The latest Sainsbury’s “Food dancing” advertising campaign wasn’t to everyone’s taste. The POS in store seemed random and did not obviously connect with the aisle ends it highlighted. However, once the TV ads launched, the dots were joined. Sainsbury’s, rather than selling groceries, wants to sell an experience. An experience that brings people together and an experience that is highly enjoyable: cooking and eating.
Buying groceries in itself is a bit dull, let’s face it.
The in store experience can be more entertaining but ultimately it is what happens at home with the product you have bought that is the fun bit.
Sainsbury’s recognise that. They are building brand associations with fun in the family kitchen.
And it’s not just food.
Sainsbury’s is launching Tu Clothing outdoor responsive ads which change depending on the weather. We all know how weather affects clothing sales and the challenge customers often face with fashion seasons being out of sync with British weather.
Playing with the fact that the weather is changeable in Spring, and showing clothing that is weather appropriate in the ad, makes TU clothing immediately relatable.
The caveat to what is, in our view, a clever campaign, is what the customer finds in store.
From advert to in store experience
We have challenged TU clothing in-store execution in the past and we are still to be convinced that Sainsbury’s aren’t leaving sales in the aisles by not addressing merchandising, signage and simple stock principles.
Reporting on Sainsbury’s Q4 we see that clothing sales have increased 5% which is ahead of the market. Very commendable for a range that is of high quality and competitively priced so we can only imagine what it could achieve if store standards were addressed in all stores.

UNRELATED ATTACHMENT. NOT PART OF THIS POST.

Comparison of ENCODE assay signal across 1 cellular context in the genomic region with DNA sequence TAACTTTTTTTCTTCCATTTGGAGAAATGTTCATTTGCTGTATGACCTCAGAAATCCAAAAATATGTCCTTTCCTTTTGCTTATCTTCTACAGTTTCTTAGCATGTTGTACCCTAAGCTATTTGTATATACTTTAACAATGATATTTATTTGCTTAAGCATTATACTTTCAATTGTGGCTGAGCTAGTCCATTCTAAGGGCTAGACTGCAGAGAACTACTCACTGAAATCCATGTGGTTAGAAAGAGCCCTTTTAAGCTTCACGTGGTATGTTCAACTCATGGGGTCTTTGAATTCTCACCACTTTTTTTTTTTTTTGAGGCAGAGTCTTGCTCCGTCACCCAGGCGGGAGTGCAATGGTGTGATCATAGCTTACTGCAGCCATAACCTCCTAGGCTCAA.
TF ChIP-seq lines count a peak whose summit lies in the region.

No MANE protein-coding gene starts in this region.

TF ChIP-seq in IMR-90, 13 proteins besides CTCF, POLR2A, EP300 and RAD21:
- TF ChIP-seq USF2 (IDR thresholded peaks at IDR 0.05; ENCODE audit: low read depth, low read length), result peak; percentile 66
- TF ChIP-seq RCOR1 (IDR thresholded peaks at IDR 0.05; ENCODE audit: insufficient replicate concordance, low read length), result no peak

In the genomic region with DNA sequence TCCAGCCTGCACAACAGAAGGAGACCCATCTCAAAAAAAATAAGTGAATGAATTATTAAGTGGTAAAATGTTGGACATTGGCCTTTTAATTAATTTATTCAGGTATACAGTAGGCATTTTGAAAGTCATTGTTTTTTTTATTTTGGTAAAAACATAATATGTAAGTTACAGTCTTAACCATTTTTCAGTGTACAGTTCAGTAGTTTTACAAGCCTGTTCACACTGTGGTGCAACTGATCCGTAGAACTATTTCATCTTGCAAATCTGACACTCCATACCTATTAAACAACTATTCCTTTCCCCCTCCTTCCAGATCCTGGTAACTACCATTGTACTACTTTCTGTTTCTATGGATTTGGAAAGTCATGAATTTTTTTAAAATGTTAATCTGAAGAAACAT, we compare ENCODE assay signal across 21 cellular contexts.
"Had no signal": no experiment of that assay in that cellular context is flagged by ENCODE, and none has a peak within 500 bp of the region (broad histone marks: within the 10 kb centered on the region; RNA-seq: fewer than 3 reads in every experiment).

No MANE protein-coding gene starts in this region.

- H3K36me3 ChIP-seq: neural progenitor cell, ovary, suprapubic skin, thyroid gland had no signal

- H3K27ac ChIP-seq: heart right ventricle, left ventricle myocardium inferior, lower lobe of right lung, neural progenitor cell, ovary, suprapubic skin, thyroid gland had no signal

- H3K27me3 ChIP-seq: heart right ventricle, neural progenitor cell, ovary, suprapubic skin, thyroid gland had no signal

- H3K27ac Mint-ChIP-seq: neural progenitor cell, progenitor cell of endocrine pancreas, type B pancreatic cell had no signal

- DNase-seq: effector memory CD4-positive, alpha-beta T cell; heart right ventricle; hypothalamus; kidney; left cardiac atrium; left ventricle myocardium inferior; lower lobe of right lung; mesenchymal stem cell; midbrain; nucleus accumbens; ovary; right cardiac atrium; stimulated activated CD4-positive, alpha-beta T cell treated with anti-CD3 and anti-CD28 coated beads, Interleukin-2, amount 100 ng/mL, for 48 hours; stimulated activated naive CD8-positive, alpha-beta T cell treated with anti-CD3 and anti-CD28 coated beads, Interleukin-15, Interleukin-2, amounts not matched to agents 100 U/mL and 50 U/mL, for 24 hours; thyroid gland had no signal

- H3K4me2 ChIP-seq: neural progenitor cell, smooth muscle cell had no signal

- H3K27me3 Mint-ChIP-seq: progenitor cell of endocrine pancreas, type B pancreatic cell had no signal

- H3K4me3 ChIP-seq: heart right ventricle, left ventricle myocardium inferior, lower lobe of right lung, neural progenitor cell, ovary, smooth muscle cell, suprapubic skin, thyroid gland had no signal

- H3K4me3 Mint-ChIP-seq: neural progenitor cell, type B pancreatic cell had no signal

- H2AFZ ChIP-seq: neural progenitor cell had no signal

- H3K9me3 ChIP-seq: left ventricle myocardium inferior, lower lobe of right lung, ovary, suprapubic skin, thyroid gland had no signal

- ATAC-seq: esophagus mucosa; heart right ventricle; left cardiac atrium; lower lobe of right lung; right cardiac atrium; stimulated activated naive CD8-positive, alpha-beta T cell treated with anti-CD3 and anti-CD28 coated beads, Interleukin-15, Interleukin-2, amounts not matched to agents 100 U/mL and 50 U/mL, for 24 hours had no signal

We hope that the dots have been joined and that what the customer’s perception is of TU clothing after seeing the advert, is supported or surpassed in store.
Whether the campaigns succeed or fail will depend on meeting customer expectations in store. No advertising campaign can deliver sustainable growth if the dots are not joined and the whole operation isn’t working to the same agenda and timeline.
Sainsbury’s are also working to a cost cutting agenda and to date this looks like it is in conjunction with improving customer service. We feel confident that this will continue to be the case and yet there is still the niggling doubt that re-investment may be directed towards the ‘hot’ projects like Argos digital stores, Habitat when store standards are key to future growth in an unstable market.